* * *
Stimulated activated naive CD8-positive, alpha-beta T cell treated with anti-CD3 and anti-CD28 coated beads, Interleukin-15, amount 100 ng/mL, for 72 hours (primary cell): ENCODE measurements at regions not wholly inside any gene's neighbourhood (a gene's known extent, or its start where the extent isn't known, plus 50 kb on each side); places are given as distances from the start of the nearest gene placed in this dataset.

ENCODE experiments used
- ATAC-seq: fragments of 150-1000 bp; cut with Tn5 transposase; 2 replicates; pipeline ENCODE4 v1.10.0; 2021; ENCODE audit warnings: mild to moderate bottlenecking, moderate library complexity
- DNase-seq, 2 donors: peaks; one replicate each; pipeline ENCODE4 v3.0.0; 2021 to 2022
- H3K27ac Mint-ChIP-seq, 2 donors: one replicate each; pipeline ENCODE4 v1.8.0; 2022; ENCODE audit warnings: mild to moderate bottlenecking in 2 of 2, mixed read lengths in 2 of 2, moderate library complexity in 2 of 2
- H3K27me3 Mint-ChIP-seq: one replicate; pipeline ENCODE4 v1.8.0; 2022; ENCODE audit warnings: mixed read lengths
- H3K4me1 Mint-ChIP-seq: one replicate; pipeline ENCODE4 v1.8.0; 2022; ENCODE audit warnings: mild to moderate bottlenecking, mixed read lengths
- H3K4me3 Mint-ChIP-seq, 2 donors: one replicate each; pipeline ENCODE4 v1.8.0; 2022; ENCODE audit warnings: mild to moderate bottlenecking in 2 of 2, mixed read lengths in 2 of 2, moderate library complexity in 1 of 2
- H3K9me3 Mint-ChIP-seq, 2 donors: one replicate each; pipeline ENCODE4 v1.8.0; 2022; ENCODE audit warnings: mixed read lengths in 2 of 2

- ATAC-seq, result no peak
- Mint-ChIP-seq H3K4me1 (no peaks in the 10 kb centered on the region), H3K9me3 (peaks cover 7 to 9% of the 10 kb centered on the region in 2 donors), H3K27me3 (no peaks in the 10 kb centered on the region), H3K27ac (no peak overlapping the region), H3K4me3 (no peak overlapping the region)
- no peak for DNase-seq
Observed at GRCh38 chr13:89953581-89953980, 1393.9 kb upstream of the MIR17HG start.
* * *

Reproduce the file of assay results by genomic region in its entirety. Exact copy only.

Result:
Stimulated activated naive CD8-positive, alpha-beta T cell treated with anti-CD3 and anti-CD28 coated beads, Interleukin-15, amount 100 ng/mL, for 72 hours (primary cell): ENCODE measurements at regions not wholly inside any gene's neighbourhood (a gene's known extent, or its start where the extent isn't known, plus 50 kb on each side); places are given as distances from the start of the nearest gene placed in this dataset.

ENCODE experiments used
- ATAC-seq: fragments of 150-1000 bp; cut with Tn5 transposase; 2 replicates; pipeline ENCODE4 v1.10.0; 2021; ENCODE audit warnings: mild to moderate bottlenecking, moderate library complexity
- DNase-seq, 2 donors: peaks; one replicate each; pipeline ENCODE4 v3.0.0; 2021 to 2022
- H3K27ac Mint-ChIP-seq, 2 donors: one replicate each; pipeline ENCODE4 v1.8.0; 2022; ENCODE audit warnings: mild to moderate bottlenecking in 2 of 2, mixed read lengths in 2 of 2, moderate library complexity in 2 of 2
- H3K27me3 Mint-ChIP-seq: one replicate; pipeline ENCODE4 v1.8.0; 2022; ENCODE audit warnings: mixed read lengths
- H3K4me1 Mint-ChIP-seq: one replicate; pipeline ENCODE4 v1.8.0; 2022; ENCODE audit warnings: mild to moderate bottlenecking, mixed read lengths
- H3K4me3 Mint-ChIP-seq, 2 donors: one replicate each; pipeline ENCODE4 v1.8.0; 2022; ENCODE audit warnings: mild to moderate bottlenecking in 2 of 2, mixed read lengths in 2 of 2, moderate library complexity in 1 of 2
- H3K9me3 Mint-ChIP-seq, 2 donors: one replicate each; pipeline ENCODE4 v1.8.0; 2022; ENCODE audit warnings: mixed read lengths in 2 of 2

- ATAC-seq, result no peak
- Mint-ChIP-seq H3K4me1 (no peaks in the 10 kb centered on the region), H3K9me3 (peaks cover 7 to 9% of the 10 kb centered on the region in 2 donors), H3K27me3 (no peaks in the 10 kb centered on the region), H3K27ac (no peak overlapping the region), H3K4me3 (no peak overlapping the region)
- no peak for DNase-seq
Observed at GRCh38 chr13:89953581-89953980, 1393.9 kb upstream of the MIR17HG start.